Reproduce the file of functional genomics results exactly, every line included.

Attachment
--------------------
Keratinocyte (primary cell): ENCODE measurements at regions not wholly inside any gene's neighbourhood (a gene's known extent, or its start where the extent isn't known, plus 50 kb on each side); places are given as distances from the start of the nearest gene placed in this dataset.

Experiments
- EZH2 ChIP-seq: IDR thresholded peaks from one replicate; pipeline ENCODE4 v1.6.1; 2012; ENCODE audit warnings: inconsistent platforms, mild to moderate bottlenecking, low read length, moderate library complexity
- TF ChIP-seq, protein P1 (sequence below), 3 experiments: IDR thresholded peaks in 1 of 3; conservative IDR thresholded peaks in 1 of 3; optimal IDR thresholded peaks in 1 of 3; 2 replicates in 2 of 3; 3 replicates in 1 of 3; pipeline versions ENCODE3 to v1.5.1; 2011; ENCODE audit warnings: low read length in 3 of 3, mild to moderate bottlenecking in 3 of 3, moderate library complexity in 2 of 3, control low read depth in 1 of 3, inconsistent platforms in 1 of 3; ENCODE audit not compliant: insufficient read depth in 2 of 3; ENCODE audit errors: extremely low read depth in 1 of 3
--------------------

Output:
Keratinocyte (primary cell): ENCODE measurements at regions not wholly inside any gene's neighbourhood (a gene's known extent, or its start where the extent isn't known, plus 50 kb on each side); places are given as distances from the start of the nearest gene placed in this dataset.

Experiments
- EZH2 ChIP-seq: IDR thresholded peaks from one replicate; pipeline ENCODE4 v1.6.1; 2012; ENCODE audit warnings: inconsistent platforms, mild to moderate bottlenecking, low read length, moderate library complexity
- TF ChIP-seq, protein P1 (sequence below), 3 experiments: IDR thresholded peaks in 1 of 3; conservative IDR thresholded peaks in 1 of 3; optimal IDR thresholded peaks in 1 of 3; 2 replicates in 2 of 3; 3 replicates in 1 of 3; pipeline versions ENCODE3 to v1.5.1; 2011; ENCODE audit warnings: low read length in 3 of 3, mild to moderate bottlenecking in 3 of 3, moderate library complexity in 2 of 3, control low read depth in 1 of 3, inconsistent platforms in 1 of 3; ENCODE audit not compliant: insufficient read depth in 2 of 3; ENCODE audit errors: extremely low read depth in 1 of 3